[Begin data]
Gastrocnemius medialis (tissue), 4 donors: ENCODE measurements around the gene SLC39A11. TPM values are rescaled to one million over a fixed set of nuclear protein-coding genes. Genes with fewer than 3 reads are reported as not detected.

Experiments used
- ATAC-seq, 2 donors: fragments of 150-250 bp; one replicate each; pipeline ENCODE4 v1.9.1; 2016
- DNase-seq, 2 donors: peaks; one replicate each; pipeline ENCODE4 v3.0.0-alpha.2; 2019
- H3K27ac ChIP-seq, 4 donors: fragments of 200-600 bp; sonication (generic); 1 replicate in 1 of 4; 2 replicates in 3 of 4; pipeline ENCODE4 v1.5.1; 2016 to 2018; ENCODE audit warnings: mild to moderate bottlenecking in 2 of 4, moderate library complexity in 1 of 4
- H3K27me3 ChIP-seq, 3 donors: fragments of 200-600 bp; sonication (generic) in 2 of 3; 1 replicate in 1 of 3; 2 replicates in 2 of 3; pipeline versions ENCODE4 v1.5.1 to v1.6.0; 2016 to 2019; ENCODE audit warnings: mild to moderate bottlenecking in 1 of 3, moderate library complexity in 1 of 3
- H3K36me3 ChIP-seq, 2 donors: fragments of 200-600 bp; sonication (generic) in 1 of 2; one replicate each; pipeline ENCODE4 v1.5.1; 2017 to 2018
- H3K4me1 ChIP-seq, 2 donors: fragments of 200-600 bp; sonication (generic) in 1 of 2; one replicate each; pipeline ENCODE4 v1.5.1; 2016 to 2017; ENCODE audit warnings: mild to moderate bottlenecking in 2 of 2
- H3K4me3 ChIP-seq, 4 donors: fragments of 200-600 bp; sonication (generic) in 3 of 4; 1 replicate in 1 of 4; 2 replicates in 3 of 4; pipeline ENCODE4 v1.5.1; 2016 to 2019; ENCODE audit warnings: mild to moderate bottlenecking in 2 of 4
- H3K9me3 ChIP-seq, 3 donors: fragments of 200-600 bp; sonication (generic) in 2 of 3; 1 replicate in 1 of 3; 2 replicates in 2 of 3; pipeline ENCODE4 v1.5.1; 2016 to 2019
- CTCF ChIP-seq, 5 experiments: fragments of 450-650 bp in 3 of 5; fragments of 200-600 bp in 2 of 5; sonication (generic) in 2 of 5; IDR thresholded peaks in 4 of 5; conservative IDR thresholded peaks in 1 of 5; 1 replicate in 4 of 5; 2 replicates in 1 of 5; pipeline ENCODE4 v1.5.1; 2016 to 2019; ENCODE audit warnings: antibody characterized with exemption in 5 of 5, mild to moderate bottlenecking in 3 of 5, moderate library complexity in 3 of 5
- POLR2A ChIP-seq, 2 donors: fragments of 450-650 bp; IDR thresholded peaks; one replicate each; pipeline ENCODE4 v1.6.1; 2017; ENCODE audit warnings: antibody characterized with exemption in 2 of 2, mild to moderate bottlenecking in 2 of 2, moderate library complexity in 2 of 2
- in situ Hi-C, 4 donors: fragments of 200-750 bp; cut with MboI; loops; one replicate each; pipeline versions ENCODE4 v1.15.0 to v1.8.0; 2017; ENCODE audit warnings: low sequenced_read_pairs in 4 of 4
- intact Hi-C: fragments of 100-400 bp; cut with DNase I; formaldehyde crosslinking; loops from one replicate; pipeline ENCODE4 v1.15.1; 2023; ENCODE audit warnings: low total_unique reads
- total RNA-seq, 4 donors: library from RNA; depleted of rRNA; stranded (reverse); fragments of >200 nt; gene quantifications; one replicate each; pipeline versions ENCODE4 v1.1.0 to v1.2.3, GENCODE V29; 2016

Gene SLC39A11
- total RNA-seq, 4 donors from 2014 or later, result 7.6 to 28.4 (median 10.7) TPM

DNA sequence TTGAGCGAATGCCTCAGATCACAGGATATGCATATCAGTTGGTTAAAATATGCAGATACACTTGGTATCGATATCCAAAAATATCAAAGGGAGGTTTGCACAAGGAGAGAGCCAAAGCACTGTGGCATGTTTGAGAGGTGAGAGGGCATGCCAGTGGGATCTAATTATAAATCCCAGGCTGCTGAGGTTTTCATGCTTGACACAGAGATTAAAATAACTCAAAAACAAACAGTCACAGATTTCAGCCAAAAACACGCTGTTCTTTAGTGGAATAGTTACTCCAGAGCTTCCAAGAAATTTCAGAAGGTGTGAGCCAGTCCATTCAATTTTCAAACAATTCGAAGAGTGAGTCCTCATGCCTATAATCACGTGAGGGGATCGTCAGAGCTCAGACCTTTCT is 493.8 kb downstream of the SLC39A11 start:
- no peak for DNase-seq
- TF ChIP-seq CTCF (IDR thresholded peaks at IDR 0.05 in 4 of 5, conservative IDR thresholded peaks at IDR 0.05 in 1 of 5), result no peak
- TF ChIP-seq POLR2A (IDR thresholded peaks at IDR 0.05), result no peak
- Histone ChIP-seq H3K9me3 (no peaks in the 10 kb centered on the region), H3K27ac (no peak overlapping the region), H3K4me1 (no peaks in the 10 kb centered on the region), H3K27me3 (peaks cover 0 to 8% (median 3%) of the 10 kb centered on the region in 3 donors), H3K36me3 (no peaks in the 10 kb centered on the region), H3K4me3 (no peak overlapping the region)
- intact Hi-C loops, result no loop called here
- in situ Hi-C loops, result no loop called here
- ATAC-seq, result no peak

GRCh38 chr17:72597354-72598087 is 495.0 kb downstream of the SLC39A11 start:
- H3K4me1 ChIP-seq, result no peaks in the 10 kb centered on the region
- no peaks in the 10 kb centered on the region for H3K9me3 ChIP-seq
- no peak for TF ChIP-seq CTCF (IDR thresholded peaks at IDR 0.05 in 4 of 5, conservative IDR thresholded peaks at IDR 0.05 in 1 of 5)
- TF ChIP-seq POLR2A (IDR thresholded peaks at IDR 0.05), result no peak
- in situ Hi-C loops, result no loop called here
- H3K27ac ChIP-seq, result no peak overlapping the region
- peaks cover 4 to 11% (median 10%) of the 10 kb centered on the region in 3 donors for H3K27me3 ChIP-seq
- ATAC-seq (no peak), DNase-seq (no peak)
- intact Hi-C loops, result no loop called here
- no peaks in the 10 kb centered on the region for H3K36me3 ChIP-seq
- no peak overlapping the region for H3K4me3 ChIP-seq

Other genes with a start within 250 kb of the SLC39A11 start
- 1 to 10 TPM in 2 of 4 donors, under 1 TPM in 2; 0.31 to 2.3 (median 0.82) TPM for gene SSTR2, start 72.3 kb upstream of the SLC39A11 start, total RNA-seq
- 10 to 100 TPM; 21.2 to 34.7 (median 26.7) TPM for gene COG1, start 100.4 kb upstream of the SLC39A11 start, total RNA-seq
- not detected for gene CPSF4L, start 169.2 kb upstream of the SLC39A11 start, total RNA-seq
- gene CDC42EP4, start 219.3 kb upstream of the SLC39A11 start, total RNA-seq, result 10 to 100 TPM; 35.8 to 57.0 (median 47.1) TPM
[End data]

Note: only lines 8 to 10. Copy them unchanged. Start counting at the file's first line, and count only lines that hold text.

- H3K4me1 ChIP-seq, 2 donors: fragments of 200-600 bp; sonication (generic) in 1 of 2; one replicate each; pipeline ENCODE4 v1.5.1; 2016 to 2017; ENCODE audit warnings: mild to moderate bottlenecking in 2 of 2
- H3K4me3 ChIP-seq, 4 donors: fragments of 200-600 bp; sonication (generic) in 3 of 4; 1 replicate in 1 of 4; 2 replicates in 3 of 4; pipeline ENCODE4 v1.5.1; 2016 to 2019; ENCODE audit warnings: mild to moderate bottlenecking in 2 of 4
- H3K9me3 ChIP-seq, 3 donors: fragments of 200-600 bp; sonication (generic) in 2 of 3; 1 replicate in 1 of 3; 2 replicates in 2 of 3; pipeline ENCODE4 v1.5.1; 2016 to 2019